Defense

April 1, 2013

Soldiers to get safer artillery rounds

Tags:
David Vergun
Army News

army-artillery1
Beginning March 2014, the Army will take delivery of new artillery rounds which will be safer, but which will also deliver the same performance as those currently used, said an engineer who has tested them.

“Cost, performance and IM” were the deciding factors in the Army choosing IMX-101 to replace trinitrotoluene, called TNT for short, as the explosive material found in artillery shells, said Phil Samuels, a chemical engineer at Picatinny Arsenal, N.J.

“IM” or insensitive munitions, is the safety factor that was tested.

“TNT does pretty poorly in IM testing against threats such as bullets, fragments, and shaped-charge impacts and fires,” he said.

The testing is fairly rigorous, Samuels said, simulating worst case situations where enemy fire might impact the TNT or IMX-101 filled rounds.

When normal precautions are followed, the TNT doesn’t pose a significant threat. The Army has been using it for at least 90 years, Samuels said.

Army and Marine Corps artillery units will be the first to receive IMX-101 deliveries next year, in the form of 155mm M795 artillery shells.

Projectiles filled with TNT will continue to be used until they are all gone, he said, which makes the phase-out period difficult to determine due to training and mission requirement uncertainties. But, he expects the transition to take at least several years.

After the artillery round transition, other large caliber rounds which carry TNT will be phased out and replaced by IMX-101, he said.
army-artillery2
Following World War II, there was a surplus of another type of explosive known as Composition B, which contains both TNT and RDX, Samuels said. RDX, like TNT, is also a sensitive explosive, he said. Today, that surplus of Composition B is still being used, but the Army is looking to phase it out just like TNT.
Composition B is used for high performance artillery, mortar, and demolition rounds, Samuels said, meaning higher performance than just TNT alone. Composition B is also being phased out by a formulation called IMX-104, which has properties very similar to IMX-101.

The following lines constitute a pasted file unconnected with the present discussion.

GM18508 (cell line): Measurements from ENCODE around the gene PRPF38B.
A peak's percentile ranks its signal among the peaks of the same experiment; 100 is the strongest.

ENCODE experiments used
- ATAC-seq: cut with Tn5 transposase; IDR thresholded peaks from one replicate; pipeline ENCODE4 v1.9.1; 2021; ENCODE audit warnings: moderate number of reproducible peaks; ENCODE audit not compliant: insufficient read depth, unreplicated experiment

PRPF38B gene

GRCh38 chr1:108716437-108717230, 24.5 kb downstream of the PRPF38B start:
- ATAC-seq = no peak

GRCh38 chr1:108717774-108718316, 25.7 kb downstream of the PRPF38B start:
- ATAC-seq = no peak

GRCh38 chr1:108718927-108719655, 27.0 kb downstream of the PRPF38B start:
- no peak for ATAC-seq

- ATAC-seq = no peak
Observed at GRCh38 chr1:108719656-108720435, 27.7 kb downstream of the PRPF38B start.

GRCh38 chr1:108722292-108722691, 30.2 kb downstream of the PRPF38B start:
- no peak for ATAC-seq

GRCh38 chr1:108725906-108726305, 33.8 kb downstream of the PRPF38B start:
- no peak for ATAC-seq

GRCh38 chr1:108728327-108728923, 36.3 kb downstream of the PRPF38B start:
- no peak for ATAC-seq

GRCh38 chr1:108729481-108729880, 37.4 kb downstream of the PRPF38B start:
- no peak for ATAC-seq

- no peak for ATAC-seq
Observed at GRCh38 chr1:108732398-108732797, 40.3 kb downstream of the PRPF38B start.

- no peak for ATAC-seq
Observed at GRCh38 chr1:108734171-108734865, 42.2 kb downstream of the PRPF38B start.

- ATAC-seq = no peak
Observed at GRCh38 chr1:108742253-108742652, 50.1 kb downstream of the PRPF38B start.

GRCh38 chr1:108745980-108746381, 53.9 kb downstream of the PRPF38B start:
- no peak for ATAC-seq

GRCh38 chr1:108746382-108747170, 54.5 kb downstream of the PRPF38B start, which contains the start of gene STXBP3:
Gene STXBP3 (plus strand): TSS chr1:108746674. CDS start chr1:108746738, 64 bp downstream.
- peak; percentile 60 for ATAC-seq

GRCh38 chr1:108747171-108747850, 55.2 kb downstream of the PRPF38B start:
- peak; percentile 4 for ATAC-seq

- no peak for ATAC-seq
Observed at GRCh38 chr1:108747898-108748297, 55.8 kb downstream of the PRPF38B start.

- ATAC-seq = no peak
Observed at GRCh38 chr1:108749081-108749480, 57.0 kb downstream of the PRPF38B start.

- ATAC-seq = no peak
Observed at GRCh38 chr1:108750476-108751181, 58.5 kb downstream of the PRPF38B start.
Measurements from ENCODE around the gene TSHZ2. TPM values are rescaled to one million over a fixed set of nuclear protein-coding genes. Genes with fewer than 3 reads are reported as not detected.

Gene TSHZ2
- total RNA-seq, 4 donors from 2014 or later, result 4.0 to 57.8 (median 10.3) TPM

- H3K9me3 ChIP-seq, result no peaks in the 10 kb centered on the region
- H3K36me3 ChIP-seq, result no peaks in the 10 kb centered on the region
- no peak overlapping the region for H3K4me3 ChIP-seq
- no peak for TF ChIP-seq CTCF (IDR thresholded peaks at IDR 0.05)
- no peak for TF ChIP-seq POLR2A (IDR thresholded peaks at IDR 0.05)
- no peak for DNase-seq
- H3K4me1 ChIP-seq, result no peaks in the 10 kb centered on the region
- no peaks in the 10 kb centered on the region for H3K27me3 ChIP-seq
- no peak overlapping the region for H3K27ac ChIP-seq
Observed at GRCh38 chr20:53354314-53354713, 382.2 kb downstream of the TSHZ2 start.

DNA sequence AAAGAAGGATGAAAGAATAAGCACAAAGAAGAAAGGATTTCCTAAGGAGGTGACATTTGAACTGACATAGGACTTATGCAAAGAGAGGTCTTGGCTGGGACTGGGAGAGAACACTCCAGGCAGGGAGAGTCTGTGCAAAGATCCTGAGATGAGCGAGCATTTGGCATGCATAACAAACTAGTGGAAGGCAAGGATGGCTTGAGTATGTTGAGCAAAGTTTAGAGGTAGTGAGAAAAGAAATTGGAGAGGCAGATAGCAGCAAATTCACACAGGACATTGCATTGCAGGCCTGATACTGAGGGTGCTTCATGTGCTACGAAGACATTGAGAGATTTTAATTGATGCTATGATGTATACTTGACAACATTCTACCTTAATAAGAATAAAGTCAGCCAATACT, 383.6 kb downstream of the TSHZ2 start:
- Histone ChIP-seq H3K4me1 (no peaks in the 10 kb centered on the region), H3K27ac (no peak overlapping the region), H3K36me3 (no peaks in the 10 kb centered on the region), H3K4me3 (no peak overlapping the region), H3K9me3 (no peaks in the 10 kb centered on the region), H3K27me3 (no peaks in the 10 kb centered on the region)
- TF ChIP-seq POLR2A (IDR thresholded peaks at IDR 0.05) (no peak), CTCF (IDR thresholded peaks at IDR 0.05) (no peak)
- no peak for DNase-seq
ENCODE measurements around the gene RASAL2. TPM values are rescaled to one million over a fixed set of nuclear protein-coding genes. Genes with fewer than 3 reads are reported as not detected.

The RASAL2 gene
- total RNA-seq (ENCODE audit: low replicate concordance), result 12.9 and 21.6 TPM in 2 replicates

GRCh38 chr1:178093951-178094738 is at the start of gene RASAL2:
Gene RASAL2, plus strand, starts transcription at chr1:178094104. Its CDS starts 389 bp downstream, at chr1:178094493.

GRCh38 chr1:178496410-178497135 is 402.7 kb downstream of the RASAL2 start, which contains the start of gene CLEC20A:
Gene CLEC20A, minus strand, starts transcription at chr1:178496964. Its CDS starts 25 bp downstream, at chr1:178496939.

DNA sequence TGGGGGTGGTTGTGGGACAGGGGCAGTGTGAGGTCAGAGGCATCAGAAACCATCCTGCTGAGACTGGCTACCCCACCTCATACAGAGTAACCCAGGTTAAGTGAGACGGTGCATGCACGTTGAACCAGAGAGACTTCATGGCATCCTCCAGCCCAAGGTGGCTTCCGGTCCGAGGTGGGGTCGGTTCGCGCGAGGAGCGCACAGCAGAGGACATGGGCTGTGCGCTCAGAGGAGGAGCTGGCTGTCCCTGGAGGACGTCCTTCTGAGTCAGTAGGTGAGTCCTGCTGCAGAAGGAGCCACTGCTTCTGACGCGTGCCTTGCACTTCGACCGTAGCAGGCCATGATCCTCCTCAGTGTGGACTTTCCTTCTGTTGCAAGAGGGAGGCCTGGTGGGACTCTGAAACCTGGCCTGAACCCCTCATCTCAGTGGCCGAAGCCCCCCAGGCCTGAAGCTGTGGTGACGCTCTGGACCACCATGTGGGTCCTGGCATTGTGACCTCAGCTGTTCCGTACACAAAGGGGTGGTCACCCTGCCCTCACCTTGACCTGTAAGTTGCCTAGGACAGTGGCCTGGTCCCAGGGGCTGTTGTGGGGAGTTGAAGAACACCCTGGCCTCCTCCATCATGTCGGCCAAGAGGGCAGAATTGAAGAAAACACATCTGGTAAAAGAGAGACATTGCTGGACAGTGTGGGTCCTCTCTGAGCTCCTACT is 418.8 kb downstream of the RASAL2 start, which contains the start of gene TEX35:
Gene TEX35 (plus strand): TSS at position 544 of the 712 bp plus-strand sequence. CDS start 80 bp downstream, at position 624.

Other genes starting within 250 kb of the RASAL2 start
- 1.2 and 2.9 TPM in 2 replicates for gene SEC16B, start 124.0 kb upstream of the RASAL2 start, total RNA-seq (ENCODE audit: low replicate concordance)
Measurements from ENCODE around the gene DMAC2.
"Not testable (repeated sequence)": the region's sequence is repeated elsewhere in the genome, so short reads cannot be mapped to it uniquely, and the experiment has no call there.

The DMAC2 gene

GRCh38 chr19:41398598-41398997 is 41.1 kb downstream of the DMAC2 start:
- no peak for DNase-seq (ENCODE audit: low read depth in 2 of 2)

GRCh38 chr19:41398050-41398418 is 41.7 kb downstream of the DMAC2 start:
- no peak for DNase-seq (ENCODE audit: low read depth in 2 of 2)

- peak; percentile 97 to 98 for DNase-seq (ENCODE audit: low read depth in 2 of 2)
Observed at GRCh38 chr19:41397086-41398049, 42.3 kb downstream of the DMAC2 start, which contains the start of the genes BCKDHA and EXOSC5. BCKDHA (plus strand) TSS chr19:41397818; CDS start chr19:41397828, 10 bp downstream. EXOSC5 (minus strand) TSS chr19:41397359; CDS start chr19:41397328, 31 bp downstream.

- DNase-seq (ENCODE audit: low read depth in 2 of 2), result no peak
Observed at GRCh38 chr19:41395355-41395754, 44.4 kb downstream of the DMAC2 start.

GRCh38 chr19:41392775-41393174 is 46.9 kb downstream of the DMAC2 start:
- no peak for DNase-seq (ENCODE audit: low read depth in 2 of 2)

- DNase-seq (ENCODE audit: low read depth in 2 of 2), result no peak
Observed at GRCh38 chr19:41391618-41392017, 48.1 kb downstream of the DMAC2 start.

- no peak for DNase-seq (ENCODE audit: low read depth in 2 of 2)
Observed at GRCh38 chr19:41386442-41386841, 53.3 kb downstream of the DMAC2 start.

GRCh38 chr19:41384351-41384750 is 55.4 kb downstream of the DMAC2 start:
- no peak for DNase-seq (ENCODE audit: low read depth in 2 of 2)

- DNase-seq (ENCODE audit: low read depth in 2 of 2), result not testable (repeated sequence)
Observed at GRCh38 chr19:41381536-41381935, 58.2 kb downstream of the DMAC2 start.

Both IMX-101 and 104 are manufactured by BAE Systems at Holston Army Ammunition Plant, Tenn.

The cost of IMX-101 and IMX-104 are more expensive than TNT and Composition B, Samuels said. However, he said savings will be realized in greater ease of storage and transport, as the IMX requires much less stringent standards for handling and can be stored much closer to the troops in the field without expensive facilities.

The performance of the IMX-101 and 104 rounds is equivalent to the TNT and Composition B rounds they are replacing, Samuels added, meaning their lethality against enemy forces will be just as effective.




All of this week's top headlines to your email every Friday.


 
 

 

Headlines April 21, 2014

News: Former Ranger breaks silence on Pat Tillman death: I may have killed him - Almost 10 years after the friendly fire death of former NFL star turned Army Ranger Pat Tillman, a fellow ranger admits that he may have been the one who fired the fatal shot.   Business: Ship study should favor existing designs -...
 
 

News Briefs April 21, 2014

Navy OKs changes for submariners’ sleep schedules The U.S. Navy has endorsed changes to submarine sailors’ schedules based on research into sleep patterns by a military laboratory in Connecticut. With no sunlight to set day apart from night on a submarine, the Navy for decades has staggered sailors’ working hours on schedules with little resemblance...
 
 

NASA cargo launches to space station aboard SpaceX resupply mission

Nearly 2.5 tons of NASA science investigations and cargo are on the way to the International Space Station aboard SpaceX’s Dragon spacecraft. The spacecraft launched atop a Falcon 9 rocket from Space Launch Complex 40 at Cape Canaveral Air Force Station in Florida at 3:25 p.m., EDT, April 18. The mission is the company’s third...
 

 

Second series of CASIS-sponsored research payloads launch to ISS

The Center for the Advancement of Science in Space is proud to announce several sponsored research payloads have launched to the International Space Station onboard the Space Exploration Technology Corporation’s Dragon cargo capsule. This marks the second series of investigations headed to the station that are sponsored by CASIS, the nonprofit responsible for managing research...
 
 

Boeing to give California workers $47 million in back pay

PALMDALE, Calif. – Boeing will pay $47 million to hundreds of current and former Southern California employees who are owed back pay and benefits, a union announced April 18. An arbitrator ruled against the aerospace giant in January and laid down guidelines for the payments and interest, but it took months to cull through records...
 
 

NASA selects commercial crew program manager

NASA has selected Kathy Lueders as program manager for the agency’s Commercial Crew Program. Lueders, who has served as acting program manager since October 2013, will help keep the nation’s space program on course to launch astronauts from American soil by 2017 aboard spacecraft built by American companies. “This is a particularly critical time for...
 




0 Comments


Be the first to comment!


Leave a Reply

Your email address will not be published. Required fields are marked *

You may use these HTML tags and attributes: <a href="" title=""> <abbr title=""> <acronym title=""> <b> <blockquote cite=""> <cite> <code> <del datetime=""> <em> <i> <q cite=""> <strike> <strong>